If your a gamer read my sticky.

I only used the Hitman game example because I remembered blocking it from modifying a file (which wasn’t required to actually run the game). I have blocked other actions but couldn’t remember them at the time. It was just an example of the D+ logs not providing essential information about whether an action requested was allowed or blocked (and I’m mostly interested in just the blocked actions).

The real issue was why by backups weren’t running. This was because D+ was blocking the creation of a new child process by the TI background processes to run the backup job. When I reviewed the D+ log to see what CFP had blocked TI from doing, there was nothing evident but that is because the allow/block status is not shown in the log. The user has no clue what D+ did regarding the requested action so the user cannot tell why an application failed, especially one that was scheduled to run when the user was away (or asleep). And because the alert popups disappear, the user has no clue via that mechanism to know they need to allow certain actions.

To get around the problem, I had to run the backup jobs manually and obviously while I was at the computer to answer the alerts. The point of scheduling backups is so that I don’t have to run them when I want to be using the computer.

Thanks for the link to the other thread but that is not relevant in my case. I wasn’t concerned about forcing a learning mode while using an application, like a game. I was interested in knowing via the logs what CFP had done regarding the requested actions by the game. Did CFP allow or block those actions? Can’t tell from the logs. Games aren’t scheduled to run when the user is away, so the lack of the alert popups when I return means that I don’t know the scheduled event failed and the logs don’t clue in what happened regarding the requested actions.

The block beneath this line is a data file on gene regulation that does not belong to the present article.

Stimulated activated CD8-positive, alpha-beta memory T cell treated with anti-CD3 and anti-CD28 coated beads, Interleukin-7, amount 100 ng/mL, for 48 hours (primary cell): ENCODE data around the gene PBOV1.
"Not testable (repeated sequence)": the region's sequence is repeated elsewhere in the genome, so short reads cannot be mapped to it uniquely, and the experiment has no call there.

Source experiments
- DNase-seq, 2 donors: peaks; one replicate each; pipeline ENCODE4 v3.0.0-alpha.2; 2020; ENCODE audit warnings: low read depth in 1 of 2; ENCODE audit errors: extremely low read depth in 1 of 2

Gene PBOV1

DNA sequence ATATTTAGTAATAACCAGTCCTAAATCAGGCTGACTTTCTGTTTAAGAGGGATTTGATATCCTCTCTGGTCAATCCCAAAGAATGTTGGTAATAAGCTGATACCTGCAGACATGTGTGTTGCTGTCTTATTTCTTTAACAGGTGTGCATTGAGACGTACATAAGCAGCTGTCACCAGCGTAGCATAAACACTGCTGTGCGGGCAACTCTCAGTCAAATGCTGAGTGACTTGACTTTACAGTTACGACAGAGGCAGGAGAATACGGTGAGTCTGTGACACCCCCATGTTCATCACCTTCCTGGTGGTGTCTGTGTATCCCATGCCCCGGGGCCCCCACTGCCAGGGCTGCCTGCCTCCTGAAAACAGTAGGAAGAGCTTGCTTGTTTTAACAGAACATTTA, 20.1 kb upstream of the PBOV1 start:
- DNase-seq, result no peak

The defence+ log only shows what is blocked.

Thanks for the tip. I figured if there were Allow and Block lists that I could see logging for both. I’ve been hunting around trying to find an option to determine which to show in the logs (allow, blocked, or both) but couldn’t find it. Not seeing the allowed events means that I don’t get a sense of the history of operation on my computer. Oh well, blocked is more important. Glad to know what result is being listed in the log. However, the firewall logging seems the same way that only blocked connects are listed. That means I cannot use the logs to monitor to where anyone, including me, using my computer has connected. Now I know why there isn’t a convenient link to the logs on the Summary page or anywhere else and instead the user has to drill down through the firewall or Defense+ events to click More to get at the logs. Guess Comodo figures users won’t be much using the logs to monitor what is happening on their host.

By the way, I eventually found settings that specify how long to keep the alerts visible. Both firewall and Defense+ alerts default to 120 seconds (2 minutes). Firewall alerts can be short (although I upped it to 5 minutes so I can take care of my real work first until I get to an interruption point of my choosing). I upped the Defense+ alerts to stay visible for 10 hours so I can define any rules needed for scheduled events or anything that triggers an alert while I am away from my computer.